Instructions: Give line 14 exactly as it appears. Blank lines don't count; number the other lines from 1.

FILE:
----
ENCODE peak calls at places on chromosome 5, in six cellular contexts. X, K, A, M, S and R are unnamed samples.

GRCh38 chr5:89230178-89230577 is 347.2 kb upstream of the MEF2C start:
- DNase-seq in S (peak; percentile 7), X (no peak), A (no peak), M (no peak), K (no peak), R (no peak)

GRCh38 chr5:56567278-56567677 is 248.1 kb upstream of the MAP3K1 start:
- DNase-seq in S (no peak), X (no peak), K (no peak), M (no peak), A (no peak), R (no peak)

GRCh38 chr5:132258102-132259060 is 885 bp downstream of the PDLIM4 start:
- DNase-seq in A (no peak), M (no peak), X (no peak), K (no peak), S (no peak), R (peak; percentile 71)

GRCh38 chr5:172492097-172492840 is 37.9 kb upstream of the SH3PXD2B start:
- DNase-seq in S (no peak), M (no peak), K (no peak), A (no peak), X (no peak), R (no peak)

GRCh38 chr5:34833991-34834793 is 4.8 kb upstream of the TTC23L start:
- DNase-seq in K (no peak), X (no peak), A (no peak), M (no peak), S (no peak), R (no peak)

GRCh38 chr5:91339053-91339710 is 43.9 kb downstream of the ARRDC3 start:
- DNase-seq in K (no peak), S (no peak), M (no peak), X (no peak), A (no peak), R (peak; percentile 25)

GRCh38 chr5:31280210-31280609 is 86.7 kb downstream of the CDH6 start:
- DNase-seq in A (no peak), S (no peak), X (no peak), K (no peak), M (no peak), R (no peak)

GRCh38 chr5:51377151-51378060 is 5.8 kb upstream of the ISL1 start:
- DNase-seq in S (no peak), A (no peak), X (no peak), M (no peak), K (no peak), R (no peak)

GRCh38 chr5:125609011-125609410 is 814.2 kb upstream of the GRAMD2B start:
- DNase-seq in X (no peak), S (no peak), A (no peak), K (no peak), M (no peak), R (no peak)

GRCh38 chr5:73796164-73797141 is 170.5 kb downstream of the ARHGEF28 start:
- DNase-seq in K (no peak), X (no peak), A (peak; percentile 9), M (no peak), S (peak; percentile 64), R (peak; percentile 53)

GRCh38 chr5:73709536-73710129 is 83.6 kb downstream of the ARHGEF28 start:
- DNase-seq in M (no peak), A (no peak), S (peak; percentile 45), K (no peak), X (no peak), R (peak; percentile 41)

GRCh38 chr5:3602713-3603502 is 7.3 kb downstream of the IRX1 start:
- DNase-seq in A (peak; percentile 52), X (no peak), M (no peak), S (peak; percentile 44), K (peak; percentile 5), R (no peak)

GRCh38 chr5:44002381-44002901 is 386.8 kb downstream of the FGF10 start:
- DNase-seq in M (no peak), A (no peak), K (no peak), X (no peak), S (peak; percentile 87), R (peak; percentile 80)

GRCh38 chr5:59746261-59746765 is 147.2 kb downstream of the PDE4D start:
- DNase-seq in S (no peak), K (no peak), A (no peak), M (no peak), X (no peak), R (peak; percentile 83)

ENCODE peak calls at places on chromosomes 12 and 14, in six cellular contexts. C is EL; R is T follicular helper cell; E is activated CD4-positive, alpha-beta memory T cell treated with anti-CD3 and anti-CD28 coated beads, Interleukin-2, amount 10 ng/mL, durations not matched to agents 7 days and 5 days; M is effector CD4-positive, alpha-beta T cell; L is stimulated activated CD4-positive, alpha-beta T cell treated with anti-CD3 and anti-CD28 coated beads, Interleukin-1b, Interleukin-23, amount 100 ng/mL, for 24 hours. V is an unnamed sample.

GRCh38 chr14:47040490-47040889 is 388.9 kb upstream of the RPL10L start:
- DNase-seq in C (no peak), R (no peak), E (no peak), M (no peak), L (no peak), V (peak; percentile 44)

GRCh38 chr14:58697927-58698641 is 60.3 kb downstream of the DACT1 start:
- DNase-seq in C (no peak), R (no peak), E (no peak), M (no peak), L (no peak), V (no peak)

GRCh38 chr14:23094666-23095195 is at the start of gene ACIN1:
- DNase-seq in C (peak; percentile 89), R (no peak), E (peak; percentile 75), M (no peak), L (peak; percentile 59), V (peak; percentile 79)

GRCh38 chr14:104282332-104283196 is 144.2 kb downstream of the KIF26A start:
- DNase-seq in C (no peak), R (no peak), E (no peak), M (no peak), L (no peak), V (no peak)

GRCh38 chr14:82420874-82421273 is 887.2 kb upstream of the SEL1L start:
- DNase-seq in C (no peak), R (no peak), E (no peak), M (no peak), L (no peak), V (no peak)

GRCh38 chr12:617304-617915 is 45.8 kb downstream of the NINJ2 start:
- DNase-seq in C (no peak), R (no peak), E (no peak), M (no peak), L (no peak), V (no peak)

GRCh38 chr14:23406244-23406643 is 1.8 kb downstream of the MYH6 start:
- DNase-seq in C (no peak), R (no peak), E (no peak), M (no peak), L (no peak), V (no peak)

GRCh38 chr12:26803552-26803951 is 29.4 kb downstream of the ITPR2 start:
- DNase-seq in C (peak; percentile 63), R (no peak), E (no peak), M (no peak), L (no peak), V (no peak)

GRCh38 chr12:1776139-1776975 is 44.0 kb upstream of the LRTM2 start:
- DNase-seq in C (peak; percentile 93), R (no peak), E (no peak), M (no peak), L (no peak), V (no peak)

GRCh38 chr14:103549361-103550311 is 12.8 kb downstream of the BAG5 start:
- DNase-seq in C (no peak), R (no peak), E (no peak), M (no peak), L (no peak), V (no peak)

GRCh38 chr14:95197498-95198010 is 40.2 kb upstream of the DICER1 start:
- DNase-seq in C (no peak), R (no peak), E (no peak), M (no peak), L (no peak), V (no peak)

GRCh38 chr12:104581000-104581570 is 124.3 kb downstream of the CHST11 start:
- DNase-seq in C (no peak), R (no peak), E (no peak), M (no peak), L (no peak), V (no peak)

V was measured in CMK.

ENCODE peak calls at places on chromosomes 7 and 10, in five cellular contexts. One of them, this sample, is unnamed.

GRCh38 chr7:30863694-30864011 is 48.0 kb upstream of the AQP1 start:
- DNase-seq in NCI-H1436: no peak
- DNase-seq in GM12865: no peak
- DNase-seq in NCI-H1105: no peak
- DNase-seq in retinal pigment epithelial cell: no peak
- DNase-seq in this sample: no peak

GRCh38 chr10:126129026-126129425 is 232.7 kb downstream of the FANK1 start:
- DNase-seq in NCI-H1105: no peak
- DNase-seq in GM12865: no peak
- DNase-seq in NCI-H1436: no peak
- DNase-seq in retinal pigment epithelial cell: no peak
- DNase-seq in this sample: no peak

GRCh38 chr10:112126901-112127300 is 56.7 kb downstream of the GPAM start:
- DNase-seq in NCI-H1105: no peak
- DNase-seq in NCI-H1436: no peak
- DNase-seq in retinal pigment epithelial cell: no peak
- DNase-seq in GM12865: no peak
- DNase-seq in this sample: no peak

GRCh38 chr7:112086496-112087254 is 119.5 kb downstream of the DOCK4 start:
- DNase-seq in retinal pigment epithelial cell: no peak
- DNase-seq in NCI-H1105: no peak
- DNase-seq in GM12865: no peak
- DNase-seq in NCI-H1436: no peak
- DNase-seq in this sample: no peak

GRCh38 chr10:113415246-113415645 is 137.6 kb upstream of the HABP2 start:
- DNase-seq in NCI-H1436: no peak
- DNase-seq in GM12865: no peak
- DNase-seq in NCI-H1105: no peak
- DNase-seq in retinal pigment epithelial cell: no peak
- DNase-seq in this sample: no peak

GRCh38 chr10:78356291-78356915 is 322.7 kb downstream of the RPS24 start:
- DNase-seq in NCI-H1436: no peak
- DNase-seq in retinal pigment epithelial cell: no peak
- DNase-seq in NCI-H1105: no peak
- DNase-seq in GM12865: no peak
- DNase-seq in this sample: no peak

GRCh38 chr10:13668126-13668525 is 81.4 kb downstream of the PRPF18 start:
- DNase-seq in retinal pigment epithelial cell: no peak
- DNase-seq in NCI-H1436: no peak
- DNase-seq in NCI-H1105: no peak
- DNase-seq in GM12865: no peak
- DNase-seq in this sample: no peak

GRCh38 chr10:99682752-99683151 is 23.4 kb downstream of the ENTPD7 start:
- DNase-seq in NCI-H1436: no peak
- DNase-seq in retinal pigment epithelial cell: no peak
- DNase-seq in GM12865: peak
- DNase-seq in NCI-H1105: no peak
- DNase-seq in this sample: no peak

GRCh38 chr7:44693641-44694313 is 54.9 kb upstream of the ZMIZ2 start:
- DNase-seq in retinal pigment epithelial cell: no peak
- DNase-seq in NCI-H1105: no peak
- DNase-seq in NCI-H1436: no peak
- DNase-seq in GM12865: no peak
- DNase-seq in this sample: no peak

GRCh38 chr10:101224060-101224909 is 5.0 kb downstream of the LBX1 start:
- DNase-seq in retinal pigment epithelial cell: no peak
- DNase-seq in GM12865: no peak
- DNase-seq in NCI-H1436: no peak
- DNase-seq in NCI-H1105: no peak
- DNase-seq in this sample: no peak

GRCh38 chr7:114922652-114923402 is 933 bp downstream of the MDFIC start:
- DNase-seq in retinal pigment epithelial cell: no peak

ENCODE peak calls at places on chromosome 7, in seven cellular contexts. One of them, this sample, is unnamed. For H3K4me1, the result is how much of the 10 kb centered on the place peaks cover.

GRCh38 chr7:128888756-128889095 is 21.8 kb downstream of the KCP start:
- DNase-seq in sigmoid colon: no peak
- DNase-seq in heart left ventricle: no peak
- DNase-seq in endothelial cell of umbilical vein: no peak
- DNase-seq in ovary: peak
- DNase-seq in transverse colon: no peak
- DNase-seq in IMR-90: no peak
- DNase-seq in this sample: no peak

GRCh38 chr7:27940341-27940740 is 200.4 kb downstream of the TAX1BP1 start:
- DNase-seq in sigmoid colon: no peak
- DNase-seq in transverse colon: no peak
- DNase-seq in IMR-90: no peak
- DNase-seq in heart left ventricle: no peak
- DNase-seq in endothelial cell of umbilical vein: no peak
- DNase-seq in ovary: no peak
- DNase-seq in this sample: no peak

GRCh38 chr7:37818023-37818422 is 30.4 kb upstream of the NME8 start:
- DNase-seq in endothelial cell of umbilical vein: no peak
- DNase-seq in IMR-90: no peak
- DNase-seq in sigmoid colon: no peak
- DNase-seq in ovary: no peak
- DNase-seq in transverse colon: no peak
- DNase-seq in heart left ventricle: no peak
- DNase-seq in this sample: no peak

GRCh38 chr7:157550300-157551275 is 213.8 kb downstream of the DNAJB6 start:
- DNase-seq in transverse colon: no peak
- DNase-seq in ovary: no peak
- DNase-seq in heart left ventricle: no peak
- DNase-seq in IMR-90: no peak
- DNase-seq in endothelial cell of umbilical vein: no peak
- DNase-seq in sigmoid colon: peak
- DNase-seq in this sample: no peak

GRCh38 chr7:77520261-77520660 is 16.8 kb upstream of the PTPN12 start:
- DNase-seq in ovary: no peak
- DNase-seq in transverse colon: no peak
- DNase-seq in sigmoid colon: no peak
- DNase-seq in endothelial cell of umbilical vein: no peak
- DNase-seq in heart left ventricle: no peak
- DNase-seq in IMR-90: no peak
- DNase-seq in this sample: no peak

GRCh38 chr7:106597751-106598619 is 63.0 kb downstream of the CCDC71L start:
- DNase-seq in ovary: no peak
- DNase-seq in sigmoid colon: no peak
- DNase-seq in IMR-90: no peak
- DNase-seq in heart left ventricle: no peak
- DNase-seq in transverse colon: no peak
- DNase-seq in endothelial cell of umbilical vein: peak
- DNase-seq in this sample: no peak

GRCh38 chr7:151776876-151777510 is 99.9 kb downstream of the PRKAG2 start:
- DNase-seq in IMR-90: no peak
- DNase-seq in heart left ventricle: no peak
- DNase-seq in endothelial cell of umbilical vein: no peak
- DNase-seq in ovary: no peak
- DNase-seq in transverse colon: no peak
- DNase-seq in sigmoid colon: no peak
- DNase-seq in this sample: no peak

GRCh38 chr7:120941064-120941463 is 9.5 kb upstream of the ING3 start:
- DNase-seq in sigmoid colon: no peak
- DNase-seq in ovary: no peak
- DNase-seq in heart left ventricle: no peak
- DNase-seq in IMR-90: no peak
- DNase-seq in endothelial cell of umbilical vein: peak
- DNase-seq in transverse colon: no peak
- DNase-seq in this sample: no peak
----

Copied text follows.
GRCh38 chr5:31280210-31280609 is 86.7 kb downstream of the CDH6 start: